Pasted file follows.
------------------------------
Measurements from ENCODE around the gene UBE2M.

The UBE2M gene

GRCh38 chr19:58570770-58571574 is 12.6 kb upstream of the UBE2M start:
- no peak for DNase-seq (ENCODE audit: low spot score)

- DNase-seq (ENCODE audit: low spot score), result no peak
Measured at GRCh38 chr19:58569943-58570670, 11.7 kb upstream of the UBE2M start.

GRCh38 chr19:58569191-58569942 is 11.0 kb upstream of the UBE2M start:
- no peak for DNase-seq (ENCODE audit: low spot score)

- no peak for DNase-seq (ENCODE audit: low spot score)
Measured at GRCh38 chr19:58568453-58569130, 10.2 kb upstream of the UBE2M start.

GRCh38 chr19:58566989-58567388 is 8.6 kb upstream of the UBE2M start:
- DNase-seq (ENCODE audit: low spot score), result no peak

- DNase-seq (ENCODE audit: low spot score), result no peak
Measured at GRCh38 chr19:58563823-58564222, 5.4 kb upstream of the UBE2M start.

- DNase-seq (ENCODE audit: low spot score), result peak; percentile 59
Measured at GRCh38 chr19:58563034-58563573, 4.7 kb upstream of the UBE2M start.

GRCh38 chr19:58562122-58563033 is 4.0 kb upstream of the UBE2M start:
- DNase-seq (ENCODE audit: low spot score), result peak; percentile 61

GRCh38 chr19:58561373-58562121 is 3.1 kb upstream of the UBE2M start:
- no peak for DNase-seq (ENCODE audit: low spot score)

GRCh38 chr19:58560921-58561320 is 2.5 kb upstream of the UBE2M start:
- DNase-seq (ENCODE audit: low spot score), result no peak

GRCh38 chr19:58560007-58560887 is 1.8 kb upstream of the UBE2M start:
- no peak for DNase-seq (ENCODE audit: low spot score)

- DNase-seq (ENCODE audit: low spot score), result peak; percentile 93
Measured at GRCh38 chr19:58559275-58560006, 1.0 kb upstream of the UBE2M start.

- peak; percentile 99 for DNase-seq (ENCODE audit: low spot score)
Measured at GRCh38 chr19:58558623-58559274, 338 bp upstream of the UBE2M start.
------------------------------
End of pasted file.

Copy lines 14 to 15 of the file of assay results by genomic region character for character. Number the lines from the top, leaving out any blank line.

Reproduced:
Measured at GRCh38 chr19:58563823-58564222, 5.4 kb upstream of the UBE2M start.

- DNase-seq (ENCODE audit: low spot score), result peak; percentile 59